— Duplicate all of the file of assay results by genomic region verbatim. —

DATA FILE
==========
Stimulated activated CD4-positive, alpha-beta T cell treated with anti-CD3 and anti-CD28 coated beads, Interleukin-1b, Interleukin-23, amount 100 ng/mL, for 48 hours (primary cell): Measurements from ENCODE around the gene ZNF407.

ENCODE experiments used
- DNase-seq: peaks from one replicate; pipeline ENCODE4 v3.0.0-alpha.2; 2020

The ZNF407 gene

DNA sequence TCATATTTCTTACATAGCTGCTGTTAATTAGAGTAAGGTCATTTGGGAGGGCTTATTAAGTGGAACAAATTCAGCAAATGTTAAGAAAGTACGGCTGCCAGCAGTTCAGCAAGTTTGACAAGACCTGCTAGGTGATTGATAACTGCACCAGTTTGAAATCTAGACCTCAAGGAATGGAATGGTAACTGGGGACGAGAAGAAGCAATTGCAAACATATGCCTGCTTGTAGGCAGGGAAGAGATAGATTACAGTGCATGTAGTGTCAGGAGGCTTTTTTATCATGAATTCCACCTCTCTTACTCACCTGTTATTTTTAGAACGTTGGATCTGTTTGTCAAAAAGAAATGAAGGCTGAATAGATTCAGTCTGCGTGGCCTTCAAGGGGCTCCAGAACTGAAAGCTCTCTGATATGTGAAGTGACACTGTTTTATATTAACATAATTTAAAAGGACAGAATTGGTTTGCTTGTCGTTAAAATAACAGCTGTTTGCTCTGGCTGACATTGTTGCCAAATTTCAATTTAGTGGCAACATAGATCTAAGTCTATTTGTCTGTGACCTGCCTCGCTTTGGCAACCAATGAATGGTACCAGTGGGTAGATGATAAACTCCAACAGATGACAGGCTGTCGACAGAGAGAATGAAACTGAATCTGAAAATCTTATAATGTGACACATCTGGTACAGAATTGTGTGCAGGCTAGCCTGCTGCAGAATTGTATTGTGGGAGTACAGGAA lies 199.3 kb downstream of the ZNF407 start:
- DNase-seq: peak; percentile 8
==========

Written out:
Stimulated activated CD4-positive, alpha-beta T cell treated with anti-CD3 and anti-CD28 coated beads, Interleukin-1b, Interleukin-23, amount 100 ng/mL, for 48 hours (primary cell): Measurements from ENCODE around the gene ZNF407.

ENCODE experiments used
- DNase-seq: peaks from one replicate; pipeline ENCODE4 v3.0.0-alpha.2; 2020

The ZNF407 gene

DNA sequence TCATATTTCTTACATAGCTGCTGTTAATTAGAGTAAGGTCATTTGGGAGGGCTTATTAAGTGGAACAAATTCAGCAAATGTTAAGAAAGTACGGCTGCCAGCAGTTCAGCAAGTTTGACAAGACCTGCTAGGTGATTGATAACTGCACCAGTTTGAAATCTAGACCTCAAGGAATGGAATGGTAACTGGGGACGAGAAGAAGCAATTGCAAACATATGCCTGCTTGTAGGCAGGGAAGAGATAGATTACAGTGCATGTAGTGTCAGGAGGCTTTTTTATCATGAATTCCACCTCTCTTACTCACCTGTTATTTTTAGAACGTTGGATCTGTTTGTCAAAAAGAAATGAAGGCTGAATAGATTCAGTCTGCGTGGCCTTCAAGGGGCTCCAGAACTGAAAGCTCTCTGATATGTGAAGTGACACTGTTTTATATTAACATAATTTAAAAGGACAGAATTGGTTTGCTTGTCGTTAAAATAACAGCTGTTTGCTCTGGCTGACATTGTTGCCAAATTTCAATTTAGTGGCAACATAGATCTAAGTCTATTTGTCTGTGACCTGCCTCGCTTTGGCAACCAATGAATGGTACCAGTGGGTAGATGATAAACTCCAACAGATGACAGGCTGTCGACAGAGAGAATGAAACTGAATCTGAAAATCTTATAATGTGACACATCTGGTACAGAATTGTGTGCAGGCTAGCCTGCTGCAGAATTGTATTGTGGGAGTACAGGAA lies 199.3 kb downstream of the ZNF407 start:
- DNase-seq: peak; percentile 8